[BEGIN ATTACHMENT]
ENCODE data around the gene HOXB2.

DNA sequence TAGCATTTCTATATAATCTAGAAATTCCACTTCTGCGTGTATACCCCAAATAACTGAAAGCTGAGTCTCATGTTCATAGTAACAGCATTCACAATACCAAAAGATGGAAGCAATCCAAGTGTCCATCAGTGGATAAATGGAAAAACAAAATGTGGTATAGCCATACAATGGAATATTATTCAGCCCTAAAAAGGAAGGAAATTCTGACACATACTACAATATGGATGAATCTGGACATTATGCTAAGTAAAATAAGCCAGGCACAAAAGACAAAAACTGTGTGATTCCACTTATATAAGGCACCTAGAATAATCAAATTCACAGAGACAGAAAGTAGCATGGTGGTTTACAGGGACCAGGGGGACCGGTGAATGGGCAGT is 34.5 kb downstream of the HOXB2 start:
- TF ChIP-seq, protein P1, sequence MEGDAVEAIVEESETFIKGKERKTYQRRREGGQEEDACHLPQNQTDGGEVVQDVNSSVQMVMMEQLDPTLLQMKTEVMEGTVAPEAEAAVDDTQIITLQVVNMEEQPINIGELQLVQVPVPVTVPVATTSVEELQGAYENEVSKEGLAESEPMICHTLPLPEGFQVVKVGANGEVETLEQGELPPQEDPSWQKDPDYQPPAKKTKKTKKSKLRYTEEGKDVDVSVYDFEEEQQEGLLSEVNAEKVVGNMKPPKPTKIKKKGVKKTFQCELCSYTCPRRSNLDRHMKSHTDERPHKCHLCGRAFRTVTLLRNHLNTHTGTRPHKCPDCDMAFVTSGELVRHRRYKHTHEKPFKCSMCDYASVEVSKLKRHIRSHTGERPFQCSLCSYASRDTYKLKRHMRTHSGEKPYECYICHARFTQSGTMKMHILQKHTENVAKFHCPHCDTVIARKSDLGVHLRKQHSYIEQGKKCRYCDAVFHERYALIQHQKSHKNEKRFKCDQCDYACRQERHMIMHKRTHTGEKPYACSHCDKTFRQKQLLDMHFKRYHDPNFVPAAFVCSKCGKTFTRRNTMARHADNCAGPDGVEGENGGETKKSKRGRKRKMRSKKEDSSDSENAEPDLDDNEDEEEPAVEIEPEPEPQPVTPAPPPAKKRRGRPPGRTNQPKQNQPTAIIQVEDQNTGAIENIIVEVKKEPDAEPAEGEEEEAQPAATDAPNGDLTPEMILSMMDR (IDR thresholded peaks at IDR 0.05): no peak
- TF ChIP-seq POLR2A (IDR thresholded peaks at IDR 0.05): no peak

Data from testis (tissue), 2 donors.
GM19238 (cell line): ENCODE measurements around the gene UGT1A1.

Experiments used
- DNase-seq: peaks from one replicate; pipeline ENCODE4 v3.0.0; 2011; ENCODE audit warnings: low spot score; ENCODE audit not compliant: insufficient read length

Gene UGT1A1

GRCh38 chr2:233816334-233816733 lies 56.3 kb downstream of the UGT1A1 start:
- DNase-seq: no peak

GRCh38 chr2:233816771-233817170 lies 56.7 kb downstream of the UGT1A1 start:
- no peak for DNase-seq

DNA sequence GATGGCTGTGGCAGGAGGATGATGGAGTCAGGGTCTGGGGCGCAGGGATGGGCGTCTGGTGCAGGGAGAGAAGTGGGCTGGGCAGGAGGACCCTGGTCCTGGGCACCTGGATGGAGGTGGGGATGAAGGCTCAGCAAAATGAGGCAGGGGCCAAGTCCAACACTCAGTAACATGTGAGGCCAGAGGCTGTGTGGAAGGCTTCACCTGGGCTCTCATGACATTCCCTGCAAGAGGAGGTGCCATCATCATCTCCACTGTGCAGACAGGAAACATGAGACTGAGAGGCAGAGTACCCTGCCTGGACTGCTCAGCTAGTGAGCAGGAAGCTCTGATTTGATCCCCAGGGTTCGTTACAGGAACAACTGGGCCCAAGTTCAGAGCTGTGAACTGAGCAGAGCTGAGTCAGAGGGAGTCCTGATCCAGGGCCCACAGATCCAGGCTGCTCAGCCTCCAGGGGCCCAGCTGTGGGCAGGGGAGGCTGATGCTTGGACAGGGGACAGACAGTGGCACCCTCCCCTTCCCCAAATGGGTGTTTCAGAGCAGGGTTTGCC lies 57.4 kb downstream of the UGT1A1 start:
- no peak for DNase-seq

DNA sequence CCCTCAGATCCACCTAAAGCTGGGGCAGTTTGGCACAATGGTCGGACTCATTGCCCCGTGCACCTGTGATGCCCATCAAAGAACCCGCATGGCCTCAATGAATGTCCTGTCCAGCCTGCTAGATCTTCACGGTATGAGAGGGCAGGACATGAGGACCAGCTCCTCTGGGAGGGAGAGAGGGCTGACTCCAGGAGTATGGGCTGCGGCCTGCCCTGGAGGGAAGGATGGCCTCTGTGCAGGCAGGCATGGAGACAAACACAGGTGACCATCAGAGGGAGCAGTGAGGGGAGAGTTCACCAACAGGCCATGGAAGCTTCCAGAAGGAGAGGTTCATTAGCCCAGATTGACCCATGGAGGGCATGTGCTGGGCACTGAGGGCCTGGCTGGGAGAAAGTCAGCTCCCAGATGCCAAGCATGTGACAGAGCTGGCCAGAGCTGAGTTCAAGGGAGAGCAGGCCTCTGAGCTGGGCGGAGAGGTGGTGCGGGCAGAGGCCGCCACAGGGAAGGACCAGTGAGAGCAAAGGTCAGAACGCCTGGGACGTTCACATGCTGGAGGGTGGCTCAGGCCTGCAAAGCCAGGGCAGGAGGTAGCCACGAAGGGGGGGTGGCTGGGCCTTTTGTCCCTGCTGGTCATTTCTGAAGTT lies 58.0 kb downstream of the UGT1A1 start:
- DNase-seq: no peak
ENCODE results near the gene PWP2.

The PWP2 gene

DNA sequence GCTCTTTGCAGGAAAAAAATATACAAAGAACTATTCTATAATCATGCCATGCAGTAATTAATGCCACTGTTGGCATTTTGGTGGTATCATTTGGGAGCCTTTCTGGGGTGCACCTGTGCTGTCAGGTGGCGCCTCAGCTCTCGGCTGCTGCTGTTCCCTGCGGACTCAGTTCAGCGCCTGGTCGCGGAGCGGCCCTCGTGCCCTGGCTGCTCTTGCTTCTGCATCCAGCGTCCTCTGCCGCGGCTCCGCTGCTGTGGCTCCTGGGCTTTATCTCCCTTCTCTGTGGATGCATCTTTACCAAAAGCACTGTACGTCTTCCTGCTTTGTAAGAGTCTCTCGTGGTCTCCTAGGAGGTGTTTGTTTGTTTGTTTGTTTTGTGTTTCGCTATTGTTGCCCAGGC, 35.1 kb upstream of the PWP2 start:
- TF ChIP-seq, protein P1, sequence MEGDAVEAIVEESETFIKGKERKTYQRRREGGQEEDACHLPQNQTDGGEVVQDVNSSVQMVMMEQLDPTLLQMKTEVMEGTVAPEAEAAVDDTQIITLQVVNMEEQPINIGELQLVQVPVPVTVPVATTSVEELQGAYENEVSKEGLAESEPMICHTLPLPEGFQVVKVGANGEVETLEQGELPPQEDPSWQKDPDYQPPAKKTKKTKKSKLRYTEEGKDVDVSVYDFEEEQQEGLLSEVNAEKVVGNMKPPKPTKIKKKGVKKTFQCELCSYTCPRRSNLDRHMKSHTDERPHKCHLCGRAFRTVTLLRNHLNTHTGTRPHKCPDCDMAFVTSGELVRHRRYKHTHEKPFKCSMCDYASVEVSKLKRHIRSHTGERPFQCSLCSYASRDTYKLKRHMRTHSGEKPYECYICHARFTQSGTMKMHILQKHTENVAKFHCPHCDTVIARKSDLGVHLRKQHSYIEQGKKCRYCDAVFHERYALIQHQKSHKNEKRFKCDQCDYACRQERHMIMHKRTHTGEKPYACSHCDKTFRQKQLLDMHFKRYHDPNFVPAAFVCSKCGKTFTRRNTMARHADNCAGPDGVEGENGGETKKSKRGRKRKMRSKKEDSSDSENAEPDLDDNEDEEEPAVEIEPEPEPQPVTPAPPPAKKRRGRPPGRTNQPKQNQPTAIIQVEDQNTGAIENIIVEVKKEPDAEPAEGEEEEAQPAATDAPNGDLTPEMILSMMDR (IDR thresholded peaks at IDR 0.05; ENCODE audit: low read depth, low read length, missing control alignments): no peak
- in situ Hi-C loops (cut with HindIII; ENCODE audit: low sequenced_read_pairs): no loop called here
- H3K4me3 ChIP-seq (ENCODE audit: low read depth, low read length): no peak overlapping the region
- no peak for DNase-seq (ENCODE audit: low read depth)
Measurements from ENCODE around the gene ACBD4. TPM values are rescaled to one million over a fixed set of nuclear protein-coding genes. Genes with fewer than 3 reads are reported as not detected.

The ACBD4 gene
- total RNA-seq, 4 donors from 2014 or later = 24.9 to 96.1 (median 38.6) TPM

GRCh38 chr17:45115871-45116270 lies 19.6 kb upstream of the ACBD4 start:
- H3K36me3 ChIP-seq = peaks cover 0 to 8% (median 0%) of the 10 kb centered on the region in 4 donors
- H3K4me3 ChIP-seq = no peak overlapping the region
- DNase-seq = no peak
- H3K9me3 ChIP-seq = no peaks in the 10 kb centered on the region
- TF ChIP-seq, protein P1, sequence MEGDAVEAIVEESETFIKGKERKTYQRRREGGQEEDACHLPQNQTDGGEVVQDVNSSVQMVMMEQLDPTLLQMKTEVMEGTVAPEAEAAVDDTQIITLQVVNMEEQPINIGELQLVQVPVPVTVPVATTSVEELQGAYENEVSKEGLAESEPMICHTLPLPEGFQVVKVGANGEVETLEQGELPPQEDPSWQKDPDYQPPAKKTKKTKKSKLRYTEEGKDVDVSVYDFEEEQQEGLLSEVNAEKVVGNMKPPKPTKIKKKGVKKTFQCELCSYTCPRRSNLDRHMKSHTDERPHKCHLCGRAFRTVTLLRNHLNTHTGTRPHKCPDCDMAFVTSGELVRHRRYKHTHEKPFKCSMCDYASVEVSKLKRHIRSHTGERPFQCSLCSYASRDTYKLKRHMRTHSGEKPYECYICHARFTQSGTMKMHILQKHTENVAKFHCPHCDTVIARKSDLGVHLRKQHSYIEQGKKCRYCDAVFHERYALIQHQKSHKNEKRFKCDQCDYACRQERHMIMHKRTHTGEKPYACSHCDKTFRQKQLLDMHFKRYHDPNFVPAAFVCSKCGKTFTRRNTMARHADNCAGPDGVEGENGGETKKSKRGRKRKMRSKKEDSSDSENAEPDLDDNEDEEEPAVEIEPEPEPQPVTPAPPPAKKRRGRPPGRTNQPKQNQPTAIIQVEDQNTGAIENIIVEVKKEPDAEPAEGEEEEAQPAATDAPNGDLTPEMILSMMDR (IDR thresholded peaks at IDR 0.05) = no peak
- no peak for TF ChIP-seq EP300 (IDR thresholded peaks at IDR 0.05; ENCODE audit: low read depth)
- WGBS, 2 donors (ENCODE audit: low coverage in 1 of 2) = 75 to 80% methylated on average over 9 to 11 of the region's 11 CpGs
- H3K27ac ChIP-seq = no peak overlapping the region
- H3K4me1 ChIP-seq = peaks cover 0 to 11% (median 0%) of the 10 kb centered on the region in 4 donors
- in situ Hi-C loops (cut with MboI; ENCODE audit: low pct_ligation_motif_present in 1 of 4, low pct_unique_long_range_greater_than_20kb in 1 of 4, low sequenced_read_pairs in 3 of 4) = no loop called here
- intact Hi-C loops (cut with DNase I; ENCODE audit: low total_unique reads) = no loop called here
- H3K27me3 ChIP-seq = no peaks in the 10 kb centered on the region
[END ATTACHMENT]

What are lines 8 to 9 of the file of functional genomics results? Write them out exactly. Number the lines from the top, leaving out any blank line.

- DNase-seq: peaks from one replicate; pipeline ENCODE4 v3.0.0; 2011; ENCODE audit warnings: low spot score; ENCODE audit not compliant: insufficient read length

Gene UGT1A1